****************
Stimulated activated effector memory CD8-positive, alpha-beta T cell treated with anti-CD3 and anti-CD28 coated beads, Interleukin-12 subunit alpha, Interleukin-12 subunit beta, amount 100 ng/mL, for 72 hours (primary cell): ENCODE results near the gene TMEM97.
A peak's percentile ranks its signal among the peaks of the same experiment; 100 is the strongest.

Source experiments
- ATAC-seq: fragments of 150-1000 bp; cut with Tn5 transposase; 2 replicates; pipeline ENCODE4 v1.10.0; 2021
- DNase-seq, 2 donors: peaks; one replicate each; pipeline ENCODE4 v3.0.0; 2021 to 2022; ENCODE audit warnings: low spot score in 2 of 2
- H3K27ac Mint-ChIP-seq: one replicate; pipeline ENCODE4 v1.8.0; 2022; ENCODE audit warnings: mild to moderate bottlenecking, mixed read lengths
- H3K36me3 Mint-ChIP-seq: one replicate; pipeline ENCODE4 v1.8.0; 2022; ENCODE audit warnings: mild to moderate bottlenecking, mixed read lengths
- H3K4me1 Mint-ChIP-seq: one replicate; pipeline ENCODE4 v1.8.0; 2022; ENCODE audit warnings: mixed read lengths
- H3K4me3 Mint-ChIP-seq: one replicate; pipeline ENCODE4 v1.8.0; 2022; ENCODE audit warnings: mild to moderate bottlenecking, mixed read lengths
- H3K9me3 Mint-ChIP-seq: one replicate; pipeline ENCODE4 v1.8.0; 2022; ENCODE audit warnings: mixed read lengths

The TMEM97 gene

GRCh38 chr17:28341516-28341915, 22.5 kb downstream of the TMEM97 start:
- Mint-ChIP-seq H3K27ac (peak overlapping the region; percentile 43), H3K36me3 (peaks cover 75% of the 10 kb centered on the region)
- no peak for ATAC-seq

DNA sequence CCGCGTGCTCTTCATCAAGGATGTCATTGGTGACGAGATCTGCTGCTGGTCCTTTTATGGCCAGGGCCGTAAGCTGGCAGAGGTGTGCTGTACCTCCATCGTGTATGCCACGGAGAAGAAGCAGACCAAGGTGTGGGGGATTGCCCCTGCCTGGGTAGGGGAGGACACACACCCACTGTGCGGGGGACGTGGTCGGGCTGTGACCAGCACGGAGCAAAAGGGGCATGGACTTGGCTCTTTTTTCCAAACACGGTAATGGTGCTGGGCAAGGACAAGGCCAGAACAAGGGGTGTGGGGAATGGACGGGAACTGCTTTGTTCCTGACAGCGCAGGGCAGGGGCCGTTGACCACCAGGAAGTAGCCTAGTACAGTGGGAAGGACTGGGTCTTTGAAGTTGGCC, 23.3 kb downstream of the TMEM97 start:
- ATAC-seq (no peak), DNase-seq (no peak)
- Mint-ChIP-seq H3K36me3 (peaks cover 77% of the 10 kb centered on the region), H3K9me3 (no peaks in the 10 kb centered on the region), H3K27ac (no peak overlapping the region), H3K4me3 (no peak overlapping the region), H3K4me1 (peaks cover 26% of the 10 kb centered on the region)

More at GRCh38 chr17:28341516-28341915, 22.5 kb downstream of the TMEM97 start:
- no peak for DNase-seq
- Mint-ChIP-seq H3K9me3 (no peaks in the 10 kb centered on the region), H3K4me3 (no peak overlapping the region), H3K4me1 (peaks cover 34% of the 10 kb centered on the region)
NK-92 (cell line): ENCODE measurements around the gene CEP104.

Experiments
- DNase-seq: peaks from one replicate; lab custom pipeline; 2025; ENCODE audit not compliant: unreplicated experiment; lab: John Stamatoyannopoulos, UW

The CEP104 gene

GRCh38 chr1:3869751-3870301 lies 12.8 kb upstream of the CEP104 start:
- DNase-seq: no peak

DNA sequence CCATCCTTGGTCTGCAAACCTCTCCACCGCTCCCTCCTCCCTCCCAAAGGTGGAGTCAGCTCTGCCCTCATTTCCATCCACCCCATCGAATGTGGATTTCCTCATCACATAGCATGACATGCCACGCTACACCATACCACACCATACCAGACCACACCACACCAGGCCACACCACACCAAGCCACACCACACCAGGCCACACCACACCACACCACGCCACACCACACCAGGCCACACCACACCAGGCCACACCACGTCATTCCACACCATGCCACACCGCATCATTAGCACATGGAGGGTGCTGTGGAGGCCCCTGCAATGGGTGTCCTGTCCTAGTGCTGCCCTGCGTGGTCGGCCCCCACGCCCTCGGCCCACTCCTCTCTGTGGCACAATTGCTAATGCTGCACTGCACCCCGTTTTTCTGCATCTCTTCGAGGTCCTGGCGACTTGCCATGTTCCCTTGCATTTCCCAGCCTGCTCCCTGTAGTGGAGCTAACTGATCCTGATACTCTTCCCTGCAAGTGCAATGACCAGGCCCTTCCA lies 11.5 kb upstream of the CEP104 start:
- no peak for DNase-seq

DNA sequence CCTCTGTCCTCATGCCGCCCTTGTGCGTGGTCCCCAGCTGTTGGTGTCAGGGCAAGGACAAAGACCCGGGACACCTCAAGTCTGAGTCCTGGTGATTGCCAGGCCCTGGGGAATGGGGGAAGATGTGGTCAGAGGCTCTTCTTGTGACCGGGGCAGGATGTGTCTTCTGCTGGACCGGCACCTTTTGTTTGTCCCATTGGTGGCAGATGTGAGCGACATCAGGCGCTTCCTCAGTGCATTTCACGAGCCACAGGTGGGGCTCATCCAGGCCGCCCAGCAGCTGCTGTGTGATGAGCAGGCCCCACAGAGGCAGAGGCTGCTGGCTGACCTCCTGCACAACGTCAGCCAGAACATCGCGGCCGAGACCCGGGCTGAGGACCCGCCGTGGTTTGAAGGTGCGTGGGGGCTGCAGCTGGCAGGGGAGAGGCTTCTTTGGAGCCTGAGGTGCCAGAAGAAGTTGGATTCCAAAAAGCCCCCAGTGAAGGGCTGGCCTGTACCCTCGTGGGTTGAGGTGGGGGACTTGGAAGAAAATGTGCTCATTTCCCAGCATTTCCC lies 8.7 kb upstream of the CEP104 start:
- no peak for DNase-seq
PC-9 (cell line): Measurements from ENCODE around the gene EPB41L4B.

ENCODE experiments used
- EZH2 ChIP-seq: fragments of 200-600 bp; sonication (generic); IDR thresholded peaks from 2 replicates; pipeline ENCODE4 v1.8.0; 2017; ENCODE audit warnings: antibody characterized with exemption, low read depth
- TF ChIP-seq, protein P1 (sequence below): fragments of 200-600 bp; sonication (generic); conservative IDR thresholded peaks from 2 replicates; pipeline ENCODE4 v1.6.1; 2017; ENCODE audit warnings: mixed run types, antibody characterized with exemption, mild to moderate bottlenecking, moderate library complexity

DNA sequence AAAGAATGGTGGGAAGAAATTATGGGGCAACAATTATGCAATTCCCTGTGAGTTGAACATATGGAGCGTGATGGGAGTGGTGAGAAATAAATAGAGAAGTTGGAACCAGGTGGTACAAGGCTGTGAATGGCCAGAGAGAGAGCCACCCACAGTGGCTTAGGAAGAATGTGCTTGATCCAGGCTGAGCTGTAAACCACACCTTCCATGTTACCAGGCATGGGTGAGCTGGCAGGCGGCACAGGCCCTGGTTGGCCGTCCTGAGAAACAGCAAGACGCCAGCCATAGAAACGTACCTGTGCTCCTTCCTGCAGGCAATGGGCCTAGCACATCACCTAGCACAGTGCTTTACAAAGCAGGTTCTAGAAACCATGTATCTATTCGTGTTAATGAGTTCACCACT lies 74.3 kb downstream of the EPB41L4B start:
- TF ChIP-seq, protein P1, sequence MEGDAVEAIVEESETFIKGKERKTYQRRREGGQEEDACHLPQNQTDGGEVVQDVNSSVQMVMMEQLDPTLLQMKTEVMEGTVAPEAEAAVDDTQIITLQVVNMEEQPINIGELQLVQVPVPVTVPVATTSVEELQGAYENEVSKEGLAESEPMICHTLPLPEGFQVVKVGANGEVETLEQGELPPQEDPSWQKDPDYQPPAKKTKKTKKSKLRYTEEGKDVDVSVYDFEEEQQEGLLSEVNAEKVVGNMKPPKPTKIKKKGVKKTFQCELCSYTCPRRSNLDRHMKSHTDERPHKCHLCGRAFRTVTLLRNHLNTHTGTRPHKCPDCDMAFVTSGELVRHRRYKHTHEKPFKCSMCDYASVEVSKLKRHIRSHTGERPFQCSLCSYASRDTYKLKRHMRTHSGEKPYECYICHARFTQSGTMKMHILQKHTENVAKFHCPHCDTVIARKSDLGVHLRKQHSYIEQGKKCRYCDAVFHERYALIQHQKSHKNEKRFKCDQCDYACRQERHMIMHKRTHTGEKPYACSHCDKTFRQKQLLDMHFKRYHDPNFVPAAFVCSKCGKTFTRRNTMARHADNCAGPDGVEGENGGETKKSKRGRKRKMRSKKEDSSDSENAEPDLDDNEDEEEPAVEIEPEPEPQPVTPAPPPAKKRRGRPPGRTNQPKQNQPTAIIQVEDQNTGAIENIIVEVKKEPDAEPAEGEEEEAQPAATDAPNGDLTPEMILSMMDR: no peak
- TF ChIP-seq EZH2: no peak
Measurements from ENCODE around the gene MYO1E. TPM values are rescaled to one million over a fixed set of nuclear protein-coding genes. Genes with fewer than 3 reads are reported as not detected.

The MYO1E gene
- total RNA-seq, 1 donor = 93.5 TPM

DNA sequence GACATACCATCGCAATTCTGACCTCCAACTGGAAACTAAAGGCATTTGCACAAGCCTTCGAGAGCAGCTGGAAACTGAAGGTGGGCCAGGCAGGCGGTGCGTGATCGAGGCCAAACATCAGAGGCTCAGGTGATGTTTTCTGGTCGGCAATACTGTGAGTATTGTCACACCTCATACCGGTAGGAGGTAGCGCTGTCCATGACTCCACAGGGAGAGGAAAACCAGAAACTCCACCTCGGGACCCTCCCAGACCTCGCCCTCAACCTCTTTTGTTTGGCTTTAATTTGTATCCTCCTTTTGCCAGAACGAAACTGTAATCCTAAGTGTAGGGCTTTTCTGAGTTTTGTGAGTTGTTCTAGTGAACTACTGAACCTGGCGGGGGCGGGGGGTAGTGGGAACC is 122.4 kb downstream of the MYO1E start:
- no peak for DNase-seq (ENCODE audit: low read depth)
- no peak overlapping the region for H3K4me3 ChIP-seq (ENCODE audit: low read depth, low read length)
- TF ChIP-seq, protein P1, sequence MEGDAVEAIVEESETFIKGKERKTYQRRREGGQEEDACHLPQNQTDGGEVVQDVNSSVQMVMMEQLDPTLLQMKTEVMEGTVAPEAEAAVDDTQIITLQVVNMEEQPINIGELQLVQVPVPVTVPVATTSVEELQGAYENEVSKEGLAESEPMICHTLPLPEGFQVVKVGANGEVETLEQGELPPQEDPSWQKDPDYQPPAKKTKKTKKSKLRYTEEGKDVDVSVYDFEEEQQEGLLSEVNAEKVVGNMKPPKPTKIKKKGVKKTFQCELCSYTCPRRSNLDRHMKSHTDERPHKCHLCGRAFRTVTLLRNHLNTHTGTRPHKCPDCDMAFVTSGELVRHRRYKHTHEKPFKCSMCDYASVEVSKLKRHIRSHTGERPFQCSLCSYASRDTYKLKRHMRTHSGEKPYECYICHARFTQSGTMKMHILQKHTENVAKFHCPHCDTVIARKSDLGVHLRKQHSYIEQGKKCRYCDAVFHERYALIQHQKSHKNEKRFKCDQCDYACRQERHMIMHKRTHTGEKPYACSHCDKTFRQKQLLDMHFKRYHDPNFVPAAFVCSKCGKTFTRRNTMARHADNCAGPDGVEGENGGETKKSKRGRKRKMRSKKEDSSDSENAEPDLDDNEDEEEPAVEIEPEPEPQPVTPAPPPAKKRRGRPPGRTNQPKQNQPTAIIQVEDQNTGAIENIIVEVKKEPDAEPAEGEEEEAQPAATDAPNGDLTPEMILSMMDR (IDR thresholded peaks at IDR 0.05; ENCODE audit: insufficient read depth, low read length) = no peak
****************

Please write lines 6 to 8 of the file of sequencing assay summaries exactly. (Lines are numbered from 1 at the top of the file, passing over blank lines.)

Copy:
- H3K27ac Mint-ChIP-seq: one replicate; pipeline ENCODE4 v1.8.0; 2022; ENCODE audit warnings: mild to moderate bottlenecking, mixed read lengths
- H3K36me3 Mint-ChIP-seq: one replicate; pipeline ENCODE4 v1.8.0; 2022; ENCODE audit warnings: mild to moderate bottlenecking, mixed read lengths
- H3K4me1 Mint-ChIP-seq: one replicate; pipeline ENCODE4 v1.8.0; 2022; ENCODE audit warnings: mixed read lengths